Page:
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Medical School Student Grateful for Care She Received at Orthopaedic Injury Clinic Following Ski Accident

Polly Creveling was swooshing through two feet of deep, fresh powder at Alta Ski Resort when her right ski got stuck in the hard snow below. Her body twisted forward but her boot didn't pop out of the ski. She began to scream from the shocking pain in her knee.

As a third-year medical student at University of Utah Spencer Fox Eccles School of Medicine, Creveling wasn't exactly sure what was wrong, but she knew she couldn't ski or walk. She knew she certainly wouldn't be running that marathon she'd been training for over the past few months.


Ski patrol careened her down the mountain and her boyfriend brought her to a University of Utah Health Urgent Care. The doctor told her to wait a few days for the swelling to decrease before going to the Orthopaedic Injury Clinic. Creveling couldn't wait. She was on her weekend break between six-week rotations.

"I needed to get things rolling," she recalled.

She hastily went to the clinic the next day. The fellow told her what she didn't want to hear: her ACL was torn.

"I felt crushed, simply, simply crushed," Creveling recalled. After 24 years of skiing, the 27-year-old had finally gotten hurt for the first time. The medical student knew surgery would be coming, but so were her new rotations. She worried she wouldn't be able to take time off to recover due to her school obligations.

Then, Joy English, MD, who taught Creveling during her second year of medical school, walked into the room. Creveling was relieved. She knew she was in good hands with Dr. English, who is the team physician for the Real Monarchs and multiple University of Utah sports teams.

"It was a lot of fun to go over some of the physical exam and things I had taught her in her course," said Dr. English. "It was like coming full circle."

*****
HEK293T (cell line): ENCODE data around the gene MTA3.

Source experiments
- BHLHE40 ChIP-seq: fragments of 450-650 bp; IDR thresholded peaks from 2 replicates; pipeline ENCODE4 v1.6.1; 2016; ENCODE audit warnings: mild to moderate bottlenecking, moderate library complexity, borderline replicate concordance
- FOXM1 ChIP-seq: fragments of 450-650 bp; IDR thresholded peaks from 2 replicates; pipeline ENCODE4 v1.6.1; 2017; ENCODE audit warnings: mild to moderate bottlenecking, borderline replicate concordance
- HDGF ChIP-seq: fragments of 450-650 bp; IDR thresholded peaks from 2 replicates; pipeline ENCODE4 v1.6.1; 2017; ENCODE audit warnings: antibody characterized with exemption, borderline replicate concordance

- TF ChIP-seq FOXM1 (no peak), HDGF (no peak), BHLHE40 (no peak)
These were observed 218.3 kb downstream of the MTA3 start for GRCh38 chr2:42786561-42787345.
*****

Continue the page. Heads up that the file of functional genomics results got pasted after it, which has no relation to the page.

From an MRI to the follow-up appointment, everything proceeded quickly, allowing Creveling to continue to her next rotation—even if she did have to use crutches.

What particularly impressed her was how willing Dr. English was to answer her many questions. The same was true of Travis Maak, MD, head orthopedic team physician for the Utah Jazz, who did Creveling's surgery.

"They took the time to explain everything in such detail, in language I'm used to, so I could make an informed decision," Creveling said.

Before her accident, the student had been thinking of reaching out to her former course director to discuss career choices. The ski accident and her time as an orthopedics patient only heightened her interest in Dr. English's field. Now she's considering sports medicine, if she goes the nonsurgical route, or orthopedic surgery.

Dr. English has been happy to be both doctor and mentor.

"Sometimes in medical school it's hard to understand what everyday life might look like in a specific field," Dr. English said. "It was nice to talk to her about my job as a sports medicine provider … what it looked like 10 years ago and then today."

After her final appointment before surgery, Creveling felt educated about her medical choices and what came next.

"That appointment was the best doctor's appointment we'd ever been to—ever," said Creveling, whose boyfriend accompanied her that day.

It wasn't only her ACL that was injured. With a meniscus tear, too, surgery had become more urgent. Her ACL could be reconstructed at any point, but a torn meniscus heals more successfully if the surgery is within several weeks of the injury.

By having surgery soon, Creveling would be better able to continue her athletic lifestyle in the future and stay on her feet as a doctor down the road. Another bonus? Though the injury made it more difficult to participate in some rotations, it will ultimately help her become a better provider, said Dr. Maak.

"I think she learned something that is far more important: being able to walk in her patients' shoes," he said. "And to be able to recognize the impact of what we do on patients' lives—not just what we do to them."

Creveling hopes everyone receives the same kind of in-depth care she got as a patient.

"This is how comprehensive care could be," she said.